VCS: Mercurial (hg)

Up until a few months ago, we were Subversion users. I feel dirty even saying it, now. We used Perforce for one job but I hated it the whole time. I always found Subversion annoying; especially trying to merge branches.

The centralized repository always gave me an uncomfortable feeling I never identified until I started using Git on an Open Source project I was working on.

The first time I did a merge, I was hooked. It was painless and it wasn’t a trivial merge either. I had to manually resolve one conflict out of 30 or so changes. It took five minutes. It would have taken all day in Subversion and I would have been swearing the whole time. I was leaning toward Git, not having used any of the other likely suspects much until this announcement.

Then, there’s Google’s support which double sealed the deal.

Since the main Python repository is going to be Mercurial, and since that will likely drive adoption on other projects that have yet to move out of Subversion, and since Mercurial is written in Python, it would be silly to use anything else since there’s really little obviously superior about any other DVCS.

Mercurial is also sure to get lots of loving attention and will pass Git in short order in any area where it’s currently lagging. Fortunately, Git, Mercurial, and Bazaar are similar enough that it’ll be easy enough to switch around when needed.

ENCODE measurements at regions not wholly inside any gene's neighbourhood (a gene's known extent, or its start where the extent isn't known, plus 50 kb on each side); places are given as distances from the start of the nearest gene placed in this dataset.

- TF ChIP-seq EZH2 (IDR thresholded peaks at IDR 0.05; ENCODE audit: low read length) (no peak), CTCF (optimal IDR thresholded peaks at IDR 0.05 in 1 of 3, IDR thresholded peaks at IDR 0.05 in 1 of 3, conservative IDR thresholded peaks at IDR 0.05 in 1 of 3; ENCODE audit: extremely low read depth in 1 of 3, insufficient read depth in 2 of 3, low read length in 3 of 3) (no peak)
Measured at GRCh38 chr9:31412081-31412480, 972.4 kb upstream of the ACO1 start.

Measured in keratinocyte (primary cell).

WebSauce’s projects will all be DVCS’d in Mercurial and I’ll document the setup as soon as I get around to it. The setup, that is…

Desktop App Development: Cocoa/Objective-C

I tried writing my first OS X Application for publication using Python and PyObjc. I had a working prototype but, even with expert help, couldn’t get it to run anywhere but my development system. Next app is pure Objective-C and, if I need Python for something, I’ll run it as an external process and work on getting the results back some way other than being running inside the main application space.

Web Framework: Django

I may not like some of the parts of the Django stack so much but it all hangs together well and, if I get sufficiently dissatisfied with any particular part, I’m sure there will be a way to “fix” it on my own checkout and submit a patch. I’m pretty sure most of the Django pieces are pluggable to some extent and, where they’re not, it would be good of me to help make them so. That’s what Open Source is all about, right?

Web ToolKit: Twisted